Sharon Canavar’s body-clock has gone haywire. As chief executive of Harrogate International Festivals, she is a key figure in a sector devastated by the ban on public gatherings – a crunching gear-change for such a normally dynamic organisation.
“The hours at this time of year are usually pretty bonkers and everybody’s usually on the gin and slightly mad at this time, because it’s that tipping point before everything suddenly falls into place in July,” she told The Yorkshire Post.
“At this point, all our volunteers are in, our freelance staff are in, the phones don’t stop ringing, the box-office is downstairs… but I’m currently sat in my quite cold, miserable office on my own, with none of that buzz going on.
“I’ve worked in festivals and events my whole career, and this is going to be the first summer since I graduated when I haven’t had a summer season, so my circadian rhythms are all wrong."
Harrogate International Festivals (HIF), which celebrated its 50th anniversary in 2016, is the charitable organisation behind a year-round programme of events which includes Harrogate Music Festival, Berwins Salon North (a a cabaret-style evening of talks on diverse ideas in art, science and psychology), Raworths Harrogate Literature Festival, Children’s Festival, Harrogate International Sunday Series (coffee concerts by chamber musicians), and – perhaps most famously – the Theakston Old Peculier Crime Writing Festival, which has become one of the genre’s biggest annual events worldwide.
The roll-call of luminaries to have graced its various stages in past years is head-spinning, and includes BB King and Amy Winehouse; Jacqueline du Pré and Montserrat Caballe; Michael Palin CBE and Nicola Sturgeon; and, from the crime-writing world, every big name there is, including Robert Galbraith (aka JK Rowling).
Over a normal year, HIF holds 300 events, attracts over 90,000 people, and is worth £8.2m to the local economy.
At the Crime Writing Festival alone, the Old Swan Hotel takes more over the bar in one hour than it usually does for a whole wedding.
But 2020 is no normal year and the prospect of all that revenue coming Harrogate’s way evaporated on April 5 when Ms Canavar announced that the summer season was cancelled.
“It was horrendous. We were just getting to the end of our year with a fairly dark season, about to launch everything, and then all we could see was the other dark season,” she said.
“Pulling the Theakstons Crimewriting Festival was really hard, because people come from all over the world and stay for the full three nights, they make Harrogate their base, and it’s such a landmark date in the publishing calendar as well.
“And the Music Festival too – we’ve got a lot of people who have been coming for 50 years, so to pull that for the first time in our history was pretty hard.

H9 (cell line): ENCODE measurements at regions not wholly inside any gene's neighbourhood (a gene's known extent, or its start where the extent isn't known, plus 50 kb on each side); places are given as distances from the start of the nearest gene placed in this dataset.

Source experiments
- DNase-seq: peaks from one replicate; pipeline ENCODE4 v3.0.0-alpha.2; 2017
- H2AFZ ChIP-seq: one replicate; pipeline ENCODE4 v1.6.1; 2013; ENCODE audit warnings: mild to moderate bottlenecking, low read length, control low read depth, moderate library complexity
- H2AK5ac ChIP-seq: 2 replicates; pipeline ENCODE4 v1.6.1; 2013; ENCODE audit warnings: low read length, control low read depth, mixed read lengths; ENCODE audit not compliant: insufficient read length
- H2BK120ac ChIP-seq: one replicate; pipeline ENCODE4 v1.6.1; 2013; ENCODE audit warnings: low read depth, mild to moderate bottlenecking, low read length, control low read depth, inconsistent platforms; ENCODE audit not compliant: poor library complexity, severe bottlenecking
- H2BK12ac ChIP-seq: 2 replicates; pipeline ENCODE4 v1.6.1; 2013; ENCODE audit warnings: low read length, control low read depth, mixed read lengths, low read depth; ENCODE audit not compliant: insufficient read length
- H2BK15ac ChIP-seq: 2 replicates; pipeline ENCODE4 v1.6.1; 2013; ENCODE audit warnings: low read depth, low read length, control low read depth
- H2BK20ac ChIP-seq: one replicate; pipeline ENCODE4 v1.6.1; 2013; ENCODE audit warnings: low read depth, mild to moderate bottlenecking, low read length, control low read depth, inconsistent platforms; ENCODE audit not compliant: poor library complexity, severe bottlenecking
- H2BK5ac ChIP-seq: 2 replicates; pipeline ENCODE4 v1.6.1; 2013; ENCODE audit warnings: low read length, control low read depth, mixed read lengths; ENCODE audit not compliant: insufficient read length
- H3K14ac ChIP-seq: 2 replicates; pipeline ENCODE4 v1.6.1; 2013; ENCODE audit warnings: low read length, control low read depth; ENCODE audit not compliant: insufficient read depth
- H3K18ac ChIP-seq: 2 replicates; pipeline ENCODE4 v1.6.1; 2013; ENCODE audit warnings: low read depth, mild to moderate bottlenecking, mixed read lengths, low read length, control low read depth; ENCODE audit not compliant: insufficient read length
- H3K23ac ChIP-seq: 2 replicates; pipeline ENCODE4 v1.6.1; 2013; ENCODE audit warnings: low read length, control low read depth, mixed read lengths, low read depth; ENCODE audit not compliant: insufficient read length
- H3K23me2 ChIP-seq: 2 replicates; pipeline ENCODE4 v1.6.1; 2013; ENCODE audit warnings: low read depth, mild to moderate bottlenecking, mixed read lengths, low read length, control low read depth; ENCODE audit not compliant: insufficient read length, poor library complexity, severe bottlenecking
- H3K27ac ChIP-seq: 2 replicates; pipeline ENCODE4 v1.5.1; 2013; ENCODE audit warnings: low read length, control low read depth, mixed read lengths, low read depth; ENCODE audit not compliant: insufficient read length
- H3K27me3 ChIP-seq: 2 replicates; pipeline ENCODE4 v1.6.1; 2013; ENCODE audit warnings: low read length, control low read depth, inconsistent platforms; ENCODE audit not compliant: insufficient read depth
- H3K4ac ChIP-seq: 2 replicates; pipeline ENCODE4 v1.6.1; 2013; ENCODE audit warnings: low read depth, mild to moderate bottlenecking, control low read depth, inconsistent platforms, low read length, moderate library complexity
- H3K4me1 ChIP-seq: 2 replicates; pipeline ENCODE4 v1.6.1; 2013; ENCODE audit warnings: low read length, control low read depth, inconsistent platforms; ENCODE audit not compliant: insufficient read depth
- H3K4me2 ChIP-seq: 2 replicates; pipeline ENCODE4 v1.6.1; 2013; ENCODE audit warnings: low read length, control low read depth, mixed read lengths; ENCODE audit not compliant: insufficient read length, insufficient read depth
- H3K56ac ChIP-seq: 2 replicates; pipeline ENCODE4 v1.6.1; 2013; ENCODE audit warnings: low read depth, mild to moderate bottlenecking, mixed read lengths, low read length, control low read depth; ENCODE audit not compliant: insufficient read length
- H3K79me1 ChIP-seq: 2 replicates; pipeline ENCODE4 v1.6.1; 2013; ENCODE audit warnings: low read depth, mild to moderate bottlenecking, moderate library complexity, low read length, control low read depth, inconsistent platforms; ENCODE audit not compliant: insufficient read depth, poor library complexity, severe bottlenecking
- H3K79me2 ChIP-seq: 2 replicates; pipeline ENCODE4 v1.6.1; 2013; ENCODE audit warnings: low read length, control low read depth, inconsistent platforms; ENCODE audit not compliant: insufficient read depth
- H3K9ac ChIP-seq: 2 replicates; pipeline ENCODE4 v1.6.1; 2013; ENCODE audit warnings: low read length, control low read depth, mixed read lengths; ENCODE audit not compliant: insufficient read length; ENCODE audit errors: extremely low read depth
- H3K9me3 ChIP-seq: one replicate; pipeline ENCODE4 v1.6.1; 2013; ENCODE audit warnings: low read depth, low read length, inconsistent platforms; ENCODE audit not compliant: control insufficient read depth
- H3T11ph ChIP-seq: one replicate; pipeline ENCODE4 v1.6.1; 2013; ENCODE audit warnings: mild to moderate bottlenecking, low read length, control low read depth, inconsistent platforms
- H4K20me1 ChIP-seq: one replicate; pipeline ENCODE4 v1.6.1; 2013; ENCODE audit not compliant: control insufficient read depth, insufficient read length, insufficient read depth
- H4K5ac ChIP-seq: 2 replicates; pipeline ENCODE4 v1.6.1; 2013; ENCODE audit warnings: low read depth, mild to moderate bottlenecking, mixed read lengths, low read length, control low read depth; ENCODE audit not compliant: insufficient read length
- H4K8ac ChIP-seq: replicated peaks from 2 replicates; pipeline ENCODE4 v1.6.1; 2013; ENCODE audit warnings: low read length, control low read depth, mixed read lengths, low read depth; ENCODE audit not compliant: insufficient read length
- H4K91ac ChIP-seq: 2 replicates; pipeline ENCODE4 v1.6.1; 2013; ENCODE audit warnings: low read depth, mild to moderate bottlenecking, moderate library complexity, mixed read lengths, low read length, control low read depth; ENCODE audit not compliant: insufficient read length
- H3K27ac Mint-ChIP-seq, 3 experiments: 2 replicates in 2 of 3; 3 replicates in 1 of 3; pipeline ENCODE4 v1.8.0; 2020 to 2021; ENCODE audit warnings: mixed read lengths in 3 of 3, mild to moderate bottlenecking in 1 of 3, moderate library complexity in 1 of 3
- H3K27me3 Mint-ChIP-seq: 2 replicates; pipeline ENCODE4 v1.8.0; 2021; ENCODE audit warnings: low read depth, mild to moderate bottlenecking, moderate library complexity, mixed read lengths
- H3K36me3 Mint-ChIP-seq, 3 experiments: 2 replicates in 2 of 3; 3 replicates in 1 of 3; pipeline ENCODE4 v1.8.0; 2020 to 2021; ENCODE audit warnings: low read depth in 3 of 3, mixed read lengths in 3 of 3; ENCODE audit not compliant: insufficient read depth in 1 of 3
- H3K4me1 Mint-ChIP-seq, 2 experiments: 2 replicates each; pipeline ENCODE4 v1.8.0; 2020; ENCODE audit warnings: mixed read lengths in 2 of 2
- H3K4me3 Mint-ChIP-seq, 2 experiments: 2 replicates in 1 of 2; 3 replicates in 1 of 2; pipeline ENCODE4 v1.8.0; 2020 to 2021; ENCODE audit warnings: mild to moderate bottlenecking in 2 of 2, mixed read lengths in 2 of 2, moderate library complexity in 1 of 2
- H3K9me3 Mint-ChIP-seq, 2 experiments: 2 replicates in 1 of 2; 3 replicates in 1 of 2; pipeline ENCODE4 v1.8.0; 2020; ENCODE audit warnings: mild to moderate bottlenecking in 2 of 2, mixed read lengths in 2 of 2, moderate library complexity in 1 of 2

“But you’ve got to make the right decision with the information you have at the time, and I think we called it right.”
Of HIF’s seven staff, three-and-a-half are furloughed and the others are battling on, devising and delivering as much as they can under ever-changing circumstances.
“I’m working the sort of hours I’d normally be working in a normal festival year, but with a totally different kind of stress and worry,” said Ms Canavar.
“In events there’s always something that’s going to go pear-shaped, so you’ve got to be on the ball and ready to move or change your mind.
“A big consideration for us is, by mid-July how close are we going to be able to get to each other, how much travel are we going to be allowed?
“We’re having to move with the national picture, which means that you can’t just put a plan in place two months ahead and think, ‘well, this is what we’re going to do’. We’re having to make a plan A, B and C for every single thing that we’re doing.”
Filling the vacuum created by the scratched season, HIF has created HIF Player, a free and regularly updated online hub of archive event recordings and videos from previous years.
It has also commissioned a new piece of music by York composer David Lancaster which will be played by brass musicians around the world and then unveiled online next month.
“For people to be part of a world première during lockdown is pretty amazing,” said Ms Canavar.
The Theakstons Old Peculier Crime Novel of the Year Award is still going ahead; the shortlist was announced last week and the winner will be revealed in a virtual awards ceremony on July 23, the date the Festival would have opened.
“We’ve got a few plans for other things, but we don’t want to release them quite yet because things could all change yet again every time someone gets in front of that [Government coronavirus update] podium.”
Given the devastating financial impact of cancelling the summer season – it would usually be worth £850,000 to HIF, which, said Ms Canavar “has been totally wiped from our books” – it seems little short of miraculous that the organisation is able to mount any kind of rear-guard action.
But sponsors, who stump up 35 per cent of HIF’s budget, have remained loyal, as have key donors, such as the Liz & Terry Bramall Foundation. There’s been a successful bid for Arts Council funding, and a hefty dip into reserves accrued following the launch four years ago of a 50th anniversary million-pound fundraising drive.
It’s all helping HIF to survive the global pandemic, but Ms Canavar is still bracing for setbacks.
“It may be two steps forward and one step back coming out of this pandemic – I don’t think it’s going to be an easy transition,” she said.
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